War of the Rebellion: Serial 043 Page 0109 Chapter XXXIX. THE GETTYSBURG CAMPAIGN.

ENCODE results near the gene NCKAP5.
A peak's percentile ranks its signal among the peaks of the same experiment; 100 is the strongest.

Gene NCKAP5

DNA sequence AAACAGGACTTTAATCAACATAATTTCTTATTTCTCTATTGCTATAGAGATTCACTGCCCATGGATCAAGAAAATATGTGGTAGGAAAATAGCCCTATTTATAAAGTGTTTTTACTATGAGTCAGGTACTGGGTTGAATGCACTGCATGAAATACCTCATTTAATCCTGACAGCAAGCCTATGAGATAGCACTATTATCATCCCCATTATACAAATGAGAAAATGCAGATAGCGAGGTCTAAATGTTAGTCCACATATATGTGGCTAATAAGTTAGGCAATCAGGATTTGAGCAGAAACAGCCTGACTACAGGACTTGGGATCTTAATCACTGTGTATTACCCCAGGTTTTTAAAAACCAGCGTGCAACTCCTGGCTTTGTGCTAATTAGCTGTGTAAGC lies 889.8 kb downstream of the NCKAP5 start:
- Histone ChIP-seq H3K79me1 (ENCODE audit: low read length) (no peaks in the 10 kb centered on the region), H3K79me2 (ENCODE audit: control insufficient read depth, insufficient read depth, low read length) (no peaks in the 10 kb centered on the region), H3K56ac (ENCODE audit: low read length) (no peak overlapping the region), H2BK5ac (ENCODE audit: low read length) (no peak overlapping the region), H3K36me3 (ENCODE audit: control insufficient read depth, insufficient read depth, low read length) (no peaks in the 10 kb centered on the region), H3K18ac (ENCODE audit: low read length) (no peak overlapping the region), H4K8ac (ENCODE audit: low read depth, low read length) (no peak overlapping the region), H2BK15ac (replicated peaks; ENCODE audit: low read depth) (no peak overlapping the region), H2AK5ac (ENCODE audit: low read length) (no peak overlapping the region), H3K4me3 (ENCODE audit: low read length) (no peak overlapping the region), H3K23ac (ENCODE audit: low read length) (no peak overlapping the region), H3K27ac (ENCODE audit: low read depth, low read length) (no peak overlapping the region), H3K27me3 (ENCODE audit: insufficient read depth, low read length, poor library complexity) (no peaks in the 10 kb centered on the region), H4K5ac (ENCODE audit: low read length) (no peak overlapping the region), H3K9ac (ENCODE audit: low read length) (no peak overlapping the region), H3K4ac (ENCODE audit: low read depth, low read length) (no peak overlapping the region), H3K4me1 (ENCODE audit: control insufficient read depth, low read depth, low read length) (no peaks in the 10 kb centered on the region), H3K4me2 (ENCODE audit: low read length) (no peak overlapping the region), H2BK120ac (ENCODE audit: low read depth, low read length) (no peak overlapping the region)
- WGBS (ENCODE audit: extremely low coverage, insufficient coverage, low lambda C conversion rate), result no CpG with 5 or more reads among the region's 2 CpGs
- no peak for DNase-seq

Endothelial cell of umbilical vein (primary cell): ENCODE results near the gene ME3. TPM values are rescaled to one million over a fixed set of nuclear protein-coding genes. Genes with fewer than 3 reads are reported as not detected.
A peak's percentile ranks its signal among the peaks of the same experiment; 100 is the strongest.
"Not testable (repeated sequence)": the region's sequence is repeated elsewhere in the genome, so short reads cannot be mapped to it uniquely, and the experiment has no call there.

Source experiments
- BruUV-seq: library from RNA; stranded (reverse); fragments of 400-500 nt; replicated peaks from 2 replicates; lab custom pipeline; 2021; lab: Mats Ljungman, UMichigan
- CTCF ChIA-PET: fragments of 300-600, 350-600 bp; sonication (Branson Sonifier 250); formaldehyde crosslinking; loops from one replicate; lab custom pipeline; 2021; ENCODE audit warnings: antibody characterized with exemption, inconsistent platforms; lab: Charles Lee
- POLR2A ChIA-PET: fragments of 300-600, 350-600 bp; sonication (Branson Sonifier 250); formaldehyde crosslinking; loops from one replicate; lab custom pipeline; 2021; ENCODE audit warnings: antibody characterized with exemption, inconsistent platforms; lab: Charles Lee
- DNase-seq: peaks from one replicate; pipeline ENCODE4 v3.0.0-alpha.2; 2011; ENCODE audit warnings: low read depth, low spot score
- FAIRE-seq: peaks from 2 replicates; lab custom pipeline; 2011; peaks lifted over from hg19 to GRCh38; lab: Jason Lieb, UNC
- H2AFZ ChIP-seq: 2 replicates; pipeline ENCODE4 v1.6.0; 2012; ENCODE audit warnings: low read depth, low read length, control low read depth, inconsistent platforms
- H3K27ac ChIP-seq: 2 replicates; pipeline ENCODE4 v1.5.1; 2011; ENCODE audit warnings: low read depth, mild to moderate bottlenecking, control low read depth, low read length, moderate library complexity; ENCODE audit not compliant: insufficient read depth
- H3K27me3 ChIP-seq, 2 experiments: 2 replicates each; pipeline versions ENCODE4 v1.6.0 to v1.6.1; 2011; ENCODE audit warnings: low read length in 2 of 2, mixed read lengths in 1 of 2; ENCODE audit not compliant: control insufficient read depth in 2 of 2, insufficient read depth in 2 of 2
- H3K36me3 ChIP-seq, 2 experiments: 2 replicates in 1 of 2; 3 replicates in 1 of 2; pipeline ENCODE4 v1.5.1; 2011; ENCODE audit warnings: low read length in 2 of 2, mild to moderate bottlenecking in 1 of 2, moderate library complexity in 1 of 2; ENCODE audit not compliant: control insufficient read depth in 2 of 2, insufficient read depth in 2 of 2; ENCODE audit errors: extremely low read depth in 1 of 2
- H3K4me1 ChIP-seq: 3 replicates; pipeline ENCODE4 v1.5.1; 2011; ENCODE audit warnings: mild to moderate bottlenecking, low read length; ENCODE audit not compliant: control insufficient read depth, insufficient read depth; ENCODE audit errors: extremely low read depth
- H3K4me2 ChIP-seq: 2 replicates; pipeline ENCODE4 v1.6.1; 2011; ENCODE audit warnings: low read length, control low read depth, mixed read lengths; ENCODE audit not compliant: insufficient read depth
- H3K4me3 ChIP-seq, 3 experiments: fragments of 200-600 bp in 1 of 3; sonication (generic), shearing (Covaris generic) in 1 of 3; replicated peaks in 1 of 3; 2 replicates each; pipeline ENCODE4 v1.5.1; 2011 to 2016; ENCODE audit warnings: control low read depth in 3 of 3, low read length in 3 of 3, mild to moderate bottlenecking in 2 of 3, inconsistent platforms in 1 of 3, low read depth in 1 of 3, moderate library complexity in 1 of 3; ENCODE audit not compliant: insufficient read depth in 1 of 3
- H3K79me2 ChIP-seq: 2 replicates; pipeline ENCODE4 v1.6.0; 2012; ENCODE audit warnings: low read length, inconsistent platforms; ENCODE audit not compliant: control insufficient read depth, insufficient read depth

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ing. It would be wrong in me to deny that I feared there existed in the minds of both the President and yourself an idea that I had failed to do what another would and could have done in the withdrawal of Lee's army. The expression you have been pleased to use in your letter, to wit, "a feeling of disappointment, " is one that I cheerfully accept and readily admit was as keenly felt by myself as any one. But permit me, dear general, to call your attention to the distinction between disappointment and dissatisfaction. The one was a natural feeling, in view of the momentous consequences that would have resulted from a successful attack, but does not necessarily convey with it any censure. I could not view the use of the latter expression in any other light than as intending to convey an expression of opinion on the part of the President that I had failed to do what I might and should have done. Now, let me say, in the frankness which characterizes your letter, that perhaps the President was right; if such was the case, it was my duty to give him an opportunity to replace me by one better fitted for the command of the army. It was, I assure you, with such feelings that I applied to be relieved. It was not from any personal considerations, for I have tried in this whole war to forget all personal considerations, and have always maintained they should not for an instant influence any one's actions. Of course you will understand that I do not agree that the President was right, and I feel sure when the true state of the case comes to be known, that however natural and great may be the feeling of disappointment, no blame will be attached to any one. Had I attacked Lee the day I proposed to do so, and in the ignorance that then existed of his position, I have every reason to believe the attack would have been unsuccessful, and would have resulted disastrously. This opinion is founded on the judgment of numerous distinguished officers, after inspecting Lee's vacated works and position. Among these officers I could name Generals Sedgwick, Wright, Slocum, Hays, Sykes, and others. The idea that Lee had abandoned his lines early in the day that he withdrew, I have positive intelligence is not correct, and that not a man was withdrawn till after dark. I mention these facts to remove the impression, which newspaper correspondents have given the public, that it was only necessary to advance to secure an easy victory. I had great responsibility thrown on me. On one side were the known and important fruits of victory, and, on the other, the equally important and terrible consequences of a defeat. I considered my position at Williamsport very different from that at Gettysburg. When I left Frederick, it was with the firm determination to attack and fight Lee, without regard to time or place, as soon as I could come in contact with him; but after defeating him, and requiring him to abandon his schemes of invasion, I did not think myself justified in making a blind attack simply to prevent his escape, and running all the risks attending such a venture. Now, as I said before, in this, perhaps, I erred in judgment, for I take this occasion to say to you, and through you to the President, that I have no pretensions to any superior capacity for the post he has assigned me to; that all I can do is to exert my utmost efforts and do the best I can; but that the moment those who have a right to judge my actions think, or feel satisfied, either that I am wanting or that another would do better, that moment I earnestly desire to be relieved, not on my own account, but on account of the country and the cause